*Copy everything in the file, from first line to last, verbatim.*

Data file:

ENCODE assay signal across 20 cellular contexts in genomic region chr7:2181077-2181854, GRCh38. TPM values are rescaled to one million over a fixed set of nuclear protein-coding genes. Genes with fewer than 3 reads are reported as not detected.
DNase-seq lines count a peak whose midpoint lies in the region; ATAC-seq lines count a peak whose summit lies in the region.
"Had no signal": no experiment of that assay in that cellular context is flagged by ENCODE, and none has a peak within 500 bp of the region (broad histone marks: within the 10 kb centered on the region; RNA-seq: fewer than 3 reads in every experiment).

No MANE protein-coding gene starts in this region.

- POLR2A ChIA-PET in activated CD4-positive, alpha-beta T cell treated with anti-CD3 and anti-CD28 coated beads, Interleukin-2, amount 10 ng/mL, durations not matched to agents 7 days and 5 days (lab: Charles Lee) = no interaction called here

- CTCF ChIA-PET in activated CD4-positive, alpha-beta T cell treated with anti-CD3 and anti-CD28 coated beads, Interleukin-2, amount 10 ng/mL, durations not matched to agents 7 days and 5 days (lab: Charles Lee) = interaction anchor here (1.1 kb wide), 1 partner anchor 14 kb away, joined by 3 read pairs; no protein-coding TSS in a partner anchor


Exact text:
ENCODE assay signal across 20 cellular contexts in genomic region chr7:2181077-2181854, GRCh38. TPM values are rescaled to one million over a fixed set of nuclear protein-coding genes. Genes with fewer than 3 reads are reported as not detected.
DNase-seq lines count a peak whose midpoint lies in the region; ATAC-seq lines count a peak whose summit lies in the region.
"Had no signal": no experiment of that assay in that cellular context is flagged by ENCODE, and none has a peak within 500 bp of the region (broad histone marks: within the 10 kb centered on the region; RNA-seq: fewer than 3 reads in every experiment).

No MANE protein-coding gene starts in this region.

- POLR2A ChIA-PET in activated CD4-positive, alpha-beta T cell treated with anti-CD3 and anti-CD28 coated beads, Interleukin-2, amount 10 ng/mL, durations not matched to agents 7 days and 5 days (lab: Charles Lee) = no interaction called here

- CTCF ChIA-PET in activated CD4-positive, alpha-beta T cell treated with anti-CD3 and anti-CD28 coated beads, Interleukin-2, amount 10 ng/mL, durations not matched to agents 7 days and 5 days (lab: Charles Lee) = interaction anchor here (1.1 kb wide), 1 partner anchor 14 kb away, joined by 3 read pairs; no protein-coding TSS in a partner anchor